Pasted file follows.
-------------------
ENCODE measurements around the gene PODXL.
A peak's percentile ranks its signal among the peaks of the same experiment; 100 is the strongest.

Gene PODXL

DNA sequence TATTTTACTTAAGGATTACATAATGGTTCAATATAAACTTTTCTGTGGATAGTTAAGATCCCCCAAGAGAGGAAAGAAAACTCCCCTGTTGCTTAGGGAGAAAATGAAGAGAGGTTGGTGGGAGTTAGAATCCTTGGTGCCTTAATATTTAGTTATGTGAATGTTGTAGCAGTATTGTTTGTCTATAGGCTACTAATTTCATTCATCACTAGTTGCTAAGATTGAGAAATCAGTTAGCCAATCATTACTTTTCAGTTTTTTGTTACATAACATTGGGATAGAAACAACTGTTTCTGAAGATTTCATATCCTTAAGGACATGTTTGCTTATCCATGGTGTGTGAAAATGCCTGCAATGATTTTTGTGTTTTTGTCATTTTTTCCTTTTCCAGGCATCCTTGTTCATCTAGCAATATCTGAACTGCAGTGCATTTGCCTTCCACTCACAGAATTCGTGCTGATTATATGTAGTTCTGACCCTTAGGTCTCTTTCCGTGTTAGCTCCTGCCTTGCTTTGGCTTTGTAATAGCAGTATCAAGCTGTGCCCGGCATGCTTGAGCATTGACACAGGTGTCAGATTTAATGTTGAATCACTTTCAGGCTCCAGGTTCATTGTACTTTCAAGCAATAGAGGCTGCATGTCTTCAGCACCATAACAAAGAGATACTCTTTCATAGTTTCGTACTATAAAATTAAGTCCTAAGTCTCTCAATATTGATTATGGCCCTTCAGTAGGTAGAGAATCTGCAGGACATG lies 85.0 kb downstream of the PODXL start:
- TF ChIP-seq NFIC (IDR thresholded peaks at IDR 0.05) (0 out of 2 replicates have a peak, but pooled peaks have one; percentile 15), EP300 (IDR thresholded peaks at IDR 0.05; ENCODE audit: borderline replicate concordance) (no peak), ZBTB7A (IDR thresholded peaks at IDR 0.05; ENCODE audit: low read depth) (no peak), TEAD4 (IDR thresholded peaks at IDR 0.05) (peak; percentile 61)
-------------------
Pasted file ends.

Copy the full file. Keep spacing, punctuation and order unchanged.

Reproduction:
ENCODE measurements around the gene PODXL.
A peak's percentile ranks its signal among the peaks of the same experiment; 100 is the strongest.

Gene PODXL

DNA sequence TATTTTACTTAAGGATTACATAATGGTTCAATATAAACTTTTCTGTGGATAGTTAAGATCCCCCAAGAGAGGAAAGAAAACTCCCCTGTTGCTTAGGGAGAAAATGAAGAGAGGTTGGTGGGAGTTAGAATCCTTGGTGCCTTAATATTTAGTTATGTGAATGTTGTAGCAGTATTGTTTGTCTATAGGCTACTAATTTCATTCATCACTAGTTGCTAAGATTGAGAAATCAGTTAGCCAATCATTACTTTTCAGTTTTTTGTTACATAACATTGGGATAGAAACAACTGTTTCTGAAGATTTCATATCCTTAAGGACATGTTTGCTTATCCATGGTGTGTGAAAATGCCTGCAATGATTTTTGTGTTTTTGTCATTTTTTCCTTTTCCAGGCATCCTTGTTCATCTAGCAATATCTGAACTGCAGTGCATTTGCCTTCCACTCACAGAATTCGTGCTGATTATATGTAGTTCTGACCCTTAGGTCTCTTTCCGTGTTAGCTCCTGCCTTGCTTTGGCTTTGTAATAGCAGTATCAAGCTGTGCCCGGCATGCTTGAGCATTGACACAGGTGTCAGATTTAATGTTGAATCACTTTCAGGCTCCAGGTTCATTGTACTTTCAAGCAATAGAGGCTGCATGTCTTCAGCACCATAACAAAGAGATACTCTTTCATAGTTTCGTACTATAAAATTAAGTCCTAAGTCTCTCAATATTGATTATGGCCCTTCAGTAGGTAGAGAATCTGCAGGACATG lies 85.0 kb downstream of the PODXL start:
- TF ChIP-seq NFIC (IDR thresholded peaks at IDR 0.05) (0 out of 2 replicates have a peak, but pooled peaks have one; percentile 15), EP300 (IDR thresholded peaks at IDR 0.05; ENCODE audit: borderline replicate concordance) (no peak), ZBTB7A (IDR thresholded peaks at IDR 0.05; ENCODE audit: low read depth) (no peak), TEAD4 (IDR thresholded peaks at IDR 0.05) (peak; percentile 61)